When creating electronics projects, you might have wondered what the difference is between the two most used transistor types: bipolar junction transistors (BJT) and metal-oxide-semiconductor field-effect transistors (MOSFET) and what to choose for your project. You must consider many different factors to arrive at a decision. These include power level, drive voltage, efficiency, cost, and switching speed, amongst other things. This guide will discuss some of the differences between a PNP bipolar transistor and a P-channel MOSFET, based on their characteristic curves so you can make the right decision.
For this project, Digilent is used along with a transistor tester and a model of BJT and MOSFET transistors. Both transistors can be found in the from Texas Instruments.
is a USB oscilloscope, logic analyzer, and multi-function instrument that allows users to measure, visualize, generate, record, and control mixed-signal circuits of all kinds. This test and measurement device is small enough to fit in your pocket, but powerful enough to replace a stack of lab equipment, providing engineering professionals, students, hobbyists. and electronic enthusiasts the freedom to work with analog and digital circuits in virtually any environment, in or out of the lab.
The is a module that allows you to add the functionality of a curve tracer to your test equipment suite. The Transistor Tester Adapter allows you to analyze the characteristics of discrete semiconductor devices like diodes, NPN and PNP transistors, and both P-Type and N-Type FETs. The Transistor Tester Adapter is equipped with the 2×15 MTE Connector, which makes it compatible with Analog Discovery 2.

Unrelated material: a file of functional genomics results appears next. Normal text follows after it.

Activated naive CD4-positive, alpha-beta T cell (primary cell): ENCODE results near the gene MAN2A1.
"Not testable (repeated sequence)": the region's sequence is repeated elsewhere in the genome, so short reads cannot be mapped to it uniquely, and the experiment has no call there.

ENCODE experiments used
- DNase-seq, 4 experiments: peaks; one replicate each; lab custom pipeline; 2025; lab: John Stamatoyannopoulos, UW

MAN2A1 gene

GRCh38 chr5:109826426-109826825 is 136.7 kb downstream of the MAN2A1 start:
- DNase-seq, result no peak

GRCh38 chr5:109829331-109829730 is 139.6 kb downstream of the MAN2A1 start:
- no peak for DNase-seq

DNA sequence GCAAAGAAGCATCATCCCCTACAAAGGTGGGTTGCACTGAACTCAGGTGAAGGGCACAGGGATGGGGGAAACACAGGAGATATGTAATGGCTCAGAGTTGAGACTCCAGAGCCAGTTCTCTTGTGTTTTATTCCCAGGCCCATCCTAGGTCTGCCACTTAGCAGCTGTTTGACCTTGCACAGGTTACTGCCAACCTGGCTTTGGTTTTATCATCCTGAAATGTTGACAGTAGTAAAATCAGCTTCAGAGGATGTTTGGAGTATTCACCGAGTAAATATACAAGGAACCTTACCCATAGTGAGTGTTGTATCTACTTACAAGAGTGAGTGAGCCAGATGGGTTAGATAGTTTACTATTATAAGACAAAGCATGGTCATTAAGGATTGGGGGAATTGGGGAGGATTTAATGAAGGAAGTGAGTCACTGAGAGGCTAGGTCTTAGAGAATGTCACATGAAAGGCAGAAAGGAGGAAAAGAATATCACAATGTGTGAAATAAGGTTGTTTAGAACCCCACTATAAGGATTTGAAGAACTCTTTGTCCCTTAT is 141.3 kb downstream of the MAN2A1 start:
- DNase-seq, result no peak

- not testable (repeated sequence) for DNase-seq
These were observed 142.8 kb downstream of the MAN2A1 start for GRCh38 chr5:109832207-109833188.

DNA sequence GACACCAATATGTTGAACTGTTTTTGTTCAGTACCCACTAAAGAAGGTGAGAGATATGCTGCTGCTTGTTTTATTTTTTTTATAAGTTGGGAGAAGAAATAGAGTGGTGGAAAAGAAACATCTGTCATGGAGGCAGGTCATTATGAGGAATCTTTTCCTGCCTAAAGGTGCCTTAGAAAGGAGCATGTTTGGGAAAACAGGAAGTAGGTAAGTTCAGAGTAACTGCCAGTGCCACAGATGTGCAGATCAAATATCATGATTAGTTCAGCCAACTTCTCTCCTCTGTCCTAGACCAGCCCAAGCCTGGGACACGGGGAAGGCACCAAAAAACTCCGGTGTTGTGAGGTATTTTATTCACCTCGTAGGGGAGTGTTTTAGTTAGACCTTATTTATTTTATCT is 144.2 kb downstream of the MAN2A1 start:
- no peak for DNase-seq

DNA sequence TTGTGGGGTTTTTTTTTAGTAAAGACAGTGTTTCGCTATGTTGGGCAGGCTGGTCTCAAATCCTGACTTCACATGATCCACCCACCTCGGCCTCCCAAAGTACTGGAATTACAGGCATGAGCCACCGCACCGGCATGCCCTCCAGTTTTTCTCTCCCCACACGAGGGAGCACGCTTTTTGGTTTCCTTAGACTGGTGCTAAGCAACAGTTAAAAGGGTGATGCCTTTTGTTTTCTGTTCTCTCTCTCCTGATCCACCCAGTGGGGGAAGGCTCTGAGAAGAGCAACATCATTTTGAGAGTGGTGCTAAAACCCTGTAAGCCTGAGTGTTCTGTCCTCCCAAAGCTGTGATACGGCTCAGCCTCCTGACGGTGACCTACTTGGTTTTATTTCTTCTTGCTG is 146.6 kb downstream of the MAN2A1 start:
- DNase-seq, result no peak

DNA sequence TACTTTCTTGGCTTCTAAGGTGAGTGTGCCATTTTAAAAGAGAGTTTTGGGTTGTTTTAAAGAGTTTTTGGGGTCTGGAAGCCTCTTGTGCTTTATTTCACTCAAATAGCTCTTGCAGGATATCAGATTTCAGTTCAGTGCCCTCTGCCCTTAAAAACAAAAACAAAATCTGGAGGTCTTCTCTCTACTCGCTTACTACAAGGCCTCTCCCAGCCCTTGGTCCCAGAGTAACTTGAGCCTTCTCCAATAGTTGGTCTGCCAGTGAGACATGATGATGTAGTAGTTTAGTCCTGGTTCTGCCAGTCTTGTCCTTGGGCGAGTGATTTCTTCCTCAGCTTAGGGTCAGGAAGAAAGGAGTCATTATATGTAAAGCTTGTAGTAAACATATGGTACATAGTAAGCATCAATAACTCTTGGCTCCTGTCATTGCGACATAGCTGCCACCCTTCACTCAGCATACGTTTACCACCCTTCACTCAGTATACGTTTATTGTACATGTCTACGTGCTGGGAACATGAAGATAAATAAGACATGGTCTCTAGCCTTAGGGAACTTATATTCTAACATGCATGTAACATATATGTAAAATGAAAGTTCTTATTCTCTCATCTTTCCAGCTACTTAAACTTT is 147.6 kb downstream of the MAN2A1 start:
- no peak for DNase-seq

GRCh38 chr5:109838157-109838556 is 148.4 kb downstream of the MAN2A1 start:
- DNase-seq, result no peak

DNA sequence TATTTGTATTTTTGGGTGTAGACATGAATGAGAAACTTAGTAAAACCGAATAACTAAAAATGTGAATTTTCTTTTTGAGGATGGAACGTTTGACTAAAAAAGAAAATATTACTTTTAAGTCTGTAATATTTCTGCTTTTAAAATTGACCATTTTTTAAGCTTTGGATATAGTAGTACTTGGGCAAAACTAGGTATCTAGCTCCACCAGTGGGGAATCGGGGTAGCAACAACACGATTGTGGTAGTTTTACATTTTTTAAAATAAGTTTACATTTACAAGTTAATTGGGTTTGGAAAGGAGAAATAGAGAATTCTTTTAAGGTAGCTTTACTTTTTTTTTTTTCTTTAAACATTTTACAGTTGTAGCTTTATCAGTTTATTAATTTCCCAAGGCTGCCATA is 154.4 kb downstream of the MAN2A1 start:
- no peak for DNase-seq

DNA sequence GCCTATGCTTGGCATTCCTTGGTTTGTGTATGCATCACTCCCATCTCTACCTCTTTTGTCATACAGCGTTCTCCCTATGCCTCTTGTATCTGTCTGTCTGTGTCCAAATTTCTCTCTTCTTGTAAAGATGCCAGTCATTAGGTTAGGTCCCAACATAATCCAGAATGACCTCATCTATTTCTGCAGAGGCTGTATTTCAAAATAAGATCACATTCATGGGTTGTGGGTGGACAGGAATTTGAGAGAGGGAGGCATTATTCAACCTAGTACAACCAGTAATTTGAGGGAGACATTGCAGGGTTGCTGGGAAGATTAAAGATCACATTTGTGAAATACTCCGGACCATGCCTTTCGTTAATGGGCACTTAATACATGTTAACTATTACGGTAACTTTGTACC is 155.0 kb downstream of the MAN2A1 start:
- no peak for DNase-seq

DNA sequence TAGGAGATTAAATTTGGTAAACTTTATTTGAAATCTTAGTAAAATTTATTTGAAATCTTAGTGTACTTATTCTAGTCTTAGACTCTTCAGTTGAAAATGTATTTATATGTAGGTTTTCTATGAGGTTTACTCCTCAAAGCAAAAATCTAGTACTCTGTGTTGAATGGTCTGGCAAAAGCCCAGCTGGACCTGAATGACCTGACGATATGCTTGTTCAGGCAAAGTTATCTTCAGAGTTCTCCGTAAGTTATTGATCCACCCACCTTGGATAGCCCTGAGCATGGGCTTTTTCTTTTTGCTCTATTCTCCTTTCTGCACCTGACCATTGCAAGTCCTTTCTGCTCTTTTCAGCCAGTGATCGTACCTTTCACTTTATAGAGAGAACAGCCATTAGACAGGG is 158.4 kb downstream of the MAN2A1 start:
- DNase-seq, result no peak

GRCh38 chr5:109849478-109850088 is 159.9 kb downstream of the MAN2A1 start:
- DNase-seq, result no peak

Connect the Transistors
Plug one transistor into the adapter at a time to do the respective measurements. When working with the MOSFET, connect the device's Drain into the adapter's Collector (labeled “C”), the Gate into the Base (“B”), and the Source into the Emitter (“E”).
Plot the characteristic curve in WaveForms Curve Tracer
The Curve Tracer instrument allows you to work with the Transistor Tester Adapter and uses the relays of the platform to perform the specific measurements. With the Transistor Tester, you can plot the characteristics curve of a diode, NPN transistor, PNP transistor, N-channel FET, and P-channel FET directly. Check the Digilent Reference page for more information about the Curve Tracer.
Compare BJT with MOSFET
We compare the behavior of BJT and MOSFET in two different conditions.
collector-emitter (drain-source) voltage is close to 0
The drain current of the MOSFET starts to rise shortly after the drain-source voltage rises above zero. The length of the linear region depends on the gate-source voltage: the higher the voltage, the later the current saturates. The slope of the curves is a moderate one, increasing with the gate-source voltage. The collector current of the BJT starts to increase at a higher collector-emitter voltage, but the slope is more abrupt. The saturation region ends at a specific collector-emitter voltage for any base current, so the length of the saturation region depends only on the model of the transistor. The curves for different base currents in this region are very close.
Higher collector-emitter (drain-source) voltages
Once the drain current of the MOSFET saturates, it remains constant for any drain-source voltage, its value will depend only on the gate-source voltage. It can be observed, that the gate-source voltage is higher (up to 5V) than the voltage applied to the resistance connected to the base of the BJT (up to 2.5V). This is because the gate-source voltage of the MOSFET must be higher than a threshold voltage to turn the device on (which is around 3.5V in this case).
The BJT, like the MOSFET, has a base-emitter voltage limit, under which it is considered turned off (around 0.7V in this case), but this limit is much lower than the MOSFET's threshold voltage.
Find all the project details on the Digilent Reference Page.